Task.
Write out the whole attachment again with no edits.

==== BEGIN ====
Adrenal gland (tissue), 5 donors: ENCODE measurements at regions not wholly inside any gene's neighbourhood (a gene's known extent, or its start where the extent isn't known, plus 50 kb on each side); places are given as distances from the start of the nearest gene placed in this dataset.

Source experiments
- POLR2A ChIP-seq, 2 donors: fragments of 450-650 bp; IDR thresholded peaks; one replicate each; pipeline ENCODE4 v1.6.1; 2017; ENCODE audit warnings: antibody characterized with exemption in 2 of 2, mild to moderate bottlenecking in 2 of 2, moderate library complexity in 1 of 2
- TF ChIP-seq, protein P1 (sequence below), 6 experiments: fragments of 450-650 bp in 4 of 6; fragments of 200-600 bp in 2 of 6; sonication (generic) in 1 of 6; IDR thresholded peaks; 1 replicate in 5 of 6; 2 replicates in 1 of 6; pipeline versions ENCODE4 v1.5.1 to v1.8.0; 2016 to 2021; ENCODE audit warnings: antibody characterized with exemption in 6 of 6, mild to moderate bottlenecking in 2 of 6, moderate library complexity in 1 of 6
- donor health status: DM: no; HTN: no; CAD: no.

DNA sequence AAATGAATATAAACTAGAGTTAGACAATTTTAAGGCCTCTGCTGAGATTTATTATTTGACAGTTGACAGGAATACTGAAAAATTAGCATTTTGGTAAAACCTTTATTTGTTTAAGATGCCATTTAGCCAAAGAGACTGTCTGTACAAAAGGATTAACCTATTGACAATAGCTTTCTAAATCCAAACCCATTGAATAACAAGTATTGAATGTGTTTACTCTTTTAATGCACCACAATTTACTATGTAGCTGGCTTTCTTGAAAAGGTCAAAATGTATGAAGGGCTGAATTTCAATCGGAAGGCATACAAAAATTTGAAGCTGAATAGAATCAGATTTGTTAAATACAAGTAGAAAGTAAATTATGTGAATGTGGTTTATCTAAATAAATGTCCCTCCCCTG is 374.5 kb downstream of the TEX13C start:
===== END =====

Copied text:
Adrenal gland (tissue), 5 donors: ENCODE measurements at regions not wholly inside any gene's neighbourhood (a gene's known extent, or its start where the extent isn't known, plus 50 kb on each side); places are given as distances from the start of the nearest gene placed in this dataset.

Source experiments
- POLR2A ChIP-seq, 2 donors: fragments of 450-650 bp; IDR thresholded peaks; one replicate each; pipeline ENCODE4 v1.6.1; 2017; ENCODE audit warnings: antibody characterized with exemption in 2 of 2, mild to moderate bottlenecking in 2 of 2, moderate library complexity in 1 of 2
- TF ChIP-seq, protein P1 (sequence below), 6 experiments: fragments of 450-650 bp in 4 of 6; fragments of 200-600 bp in 2 of 6; sonication (generic) in 1 of 6; IDR thresholded peaks; 1 replicate in 5 of 6; 2 replicates in 1 of 6; pipeline versions ENCODE4 v1.5.1 to v1.8.0; 2016 to 2021; ENCODE audit warnings: antibody characterized with exemption in 6 of 6, mild to moderate bottlenecking in 2 of 6, moderate library complexity in 1 of 6
- donor health status: DM: no; HTN: no; CAD: no.

DNA sequence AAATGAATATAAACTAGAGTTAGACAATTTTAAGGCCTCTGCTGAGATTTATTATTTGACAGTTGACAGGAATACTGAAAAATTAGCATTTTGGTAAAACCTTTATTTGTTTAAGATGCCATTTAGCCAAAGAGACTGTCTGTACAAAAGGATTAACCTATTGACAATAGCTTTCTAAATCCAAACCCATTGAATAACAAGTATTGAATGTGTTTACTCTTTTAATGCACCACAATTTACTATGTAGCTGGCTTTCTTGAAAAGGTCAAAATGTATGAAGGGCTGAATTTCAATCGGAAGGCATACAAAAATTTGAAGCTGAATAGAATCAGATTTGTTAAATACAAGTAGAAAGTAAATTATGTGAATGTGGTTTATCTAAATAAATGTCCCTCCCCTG is 374.5 kb downstream of the TEX13C start: